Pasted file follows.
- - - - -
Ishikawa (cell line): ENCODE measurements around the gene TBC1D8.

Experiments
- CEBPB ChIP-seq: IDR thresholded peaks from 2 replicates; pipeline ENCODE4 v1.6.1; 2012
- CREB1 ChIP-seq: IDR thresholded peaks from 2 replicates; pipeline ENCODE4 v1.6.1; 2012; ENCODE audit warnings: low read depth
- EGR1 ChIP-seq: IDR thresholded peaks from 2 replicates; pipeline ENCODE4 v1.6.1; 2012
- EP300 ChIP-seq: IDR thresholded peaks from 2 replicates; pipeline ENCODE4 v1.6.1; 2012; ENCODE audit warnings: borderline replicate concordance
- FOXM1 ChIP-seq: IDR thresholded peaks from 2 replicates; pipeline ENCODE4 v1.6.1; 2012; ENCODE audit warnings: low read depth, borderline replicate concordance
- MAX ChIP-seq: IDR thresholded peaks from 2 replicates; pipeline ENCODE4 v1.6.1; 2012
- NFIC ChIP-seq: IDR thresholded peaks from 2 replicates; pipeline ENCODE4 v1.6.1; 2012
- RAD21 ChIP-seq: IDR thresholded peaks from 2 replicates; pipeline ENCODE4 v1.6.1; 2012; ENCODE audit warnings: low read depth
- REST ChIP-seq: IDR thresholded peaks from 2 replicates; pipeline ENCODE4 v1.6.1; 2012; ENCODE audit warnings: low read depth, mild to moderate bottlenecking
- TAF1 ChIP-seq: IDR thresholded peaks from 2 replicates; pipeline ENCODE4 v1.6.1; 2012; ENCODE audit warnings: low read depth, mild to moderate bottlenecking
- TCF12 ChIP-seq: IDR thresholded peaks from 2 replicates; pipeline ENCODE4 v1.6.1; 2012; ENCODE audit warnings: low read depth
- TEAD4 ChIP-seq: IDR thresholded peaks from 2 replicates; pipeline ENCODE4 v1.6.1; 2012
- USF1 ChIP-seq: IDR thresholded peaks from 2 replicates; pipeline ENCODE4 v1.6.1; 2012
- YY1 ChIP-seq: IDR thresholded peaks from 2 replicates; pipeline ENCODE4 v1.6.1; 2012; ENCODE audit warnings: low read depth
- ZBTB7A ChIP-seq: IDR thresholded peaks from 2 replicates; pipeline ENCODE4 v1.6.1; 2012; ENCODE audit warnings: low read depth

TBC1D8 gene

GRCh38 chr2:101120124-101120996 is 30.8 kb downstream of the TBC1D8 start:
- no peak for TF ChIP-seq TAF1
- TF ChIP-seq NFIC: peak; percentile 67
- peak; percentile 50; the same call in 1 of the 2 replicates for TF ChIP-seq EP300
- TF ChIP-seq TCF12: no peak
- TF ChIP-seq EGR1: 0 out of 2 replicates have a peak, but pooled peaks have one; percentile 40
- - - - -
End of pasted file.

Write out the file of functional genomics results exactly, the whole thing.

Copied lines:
Ishikawa (cell line): ENCODE measurements around the gene TBC1D8.

Experiments
- CEBPB ChIP-seq: IDR thresholded peaks from 2 replicates; pipeline ENCODE4 v1.6.1; 2012
- CREB1 ChIP-seq: IDR thresholded peaks from 2 replicates; pipeline ENCODE4 v1.6.1; 2012; ENCODE audit warnings: low read depth
- EGR1 ChIP-seq: IDR thresholded peaks from 2 replicates; pipeline ENCODE4 v1.6.1; 2012
- EP300 ChIP-seq: IDR thresholded peaks from 2 replicates; pipeline ENCODE4 v1.6.1; 2012; ENCODE audit warnings: borderline replicate concordance
- FOXM1 ChIP-seq: IDR thresholded peaks from 2 replicates; pipeline ENCODE4 v1.6.1; 2012; ENCODE audit warnings: low read depth, borderline replicate concordance
- MAX ChIP-seq: IDR thresholded peaks from 2 replicates; pipeline ENCODE4 v1.6.1; 2012
- NFIC ChIP-seq: IDR thresholded peaks from 2 replicates; pipeline ENCODE4 v1.6.1; 2012
- RAD21 ChIP-seq: IDR thresholded peaks from 2 replicates; pipeline ENCODE4 v1.6.1; 2012; ENCODE audit warnings: low read depth
- REST ChIP-seq: IDR thresholded peaks from 2 replicates; pipeline ENCODE4 v1.6.1; 2012; ENCODE audit warnings: low read depth, mild to moderate bottlenecking
- TAF1 ChIP-seq: IDR thresholded peaks from 2 replicates; pipeline ENCODE4 v1.6.1; 2012; ENCODE audit warnings: low read depth, mild to moderate bottlenecking
- TCF12 ChIP-seq: IDR thresholded peaks from 2 replicates; pipeline ENCODE4 v1.6.1; 2012; ENCODE audit warnings: low read depth
- TEAD4 ChIP-seq: IDR thresholded peaks from 2 replicates; pipeline ENCODE4 v1.6.1; 2012
- USF1 ChIP-seq: IDR thresholded peaks from 2 replicates; pipeline ENCODE4 v1.6.1; 2012
- YY1 ChIP-seq: IDR thresholded peaks from 2 replicates; pipeline ENCODE4 v1.6.1; 2012; ENCODE audit warnings: low read depth
- ZBTB7A ChIP-seq: IDR thresholded peaks from 2 replicates; pipeline ENCODE4 v1.6.1; 2012; ENCODE audit warnings: low read depth

TBC1D8 gene

GRCh38 chr2:101120124-101120996 is 30.8 kb downstream of the TBC1D8 start:
- no peak for TF ChIP-seq TAF1
- TF ChIP-seq NFIC: peak; percentile 67
- peak; percentile 50; the same call in 1 of the 2 replicates for TF ChIP-seq EP300
- TF ChIP-seq TCF12: no peak
- TF ChIP-seq EGR1: 0 out of 2 replicates have a peak, but pooled peaks have one; percentile 40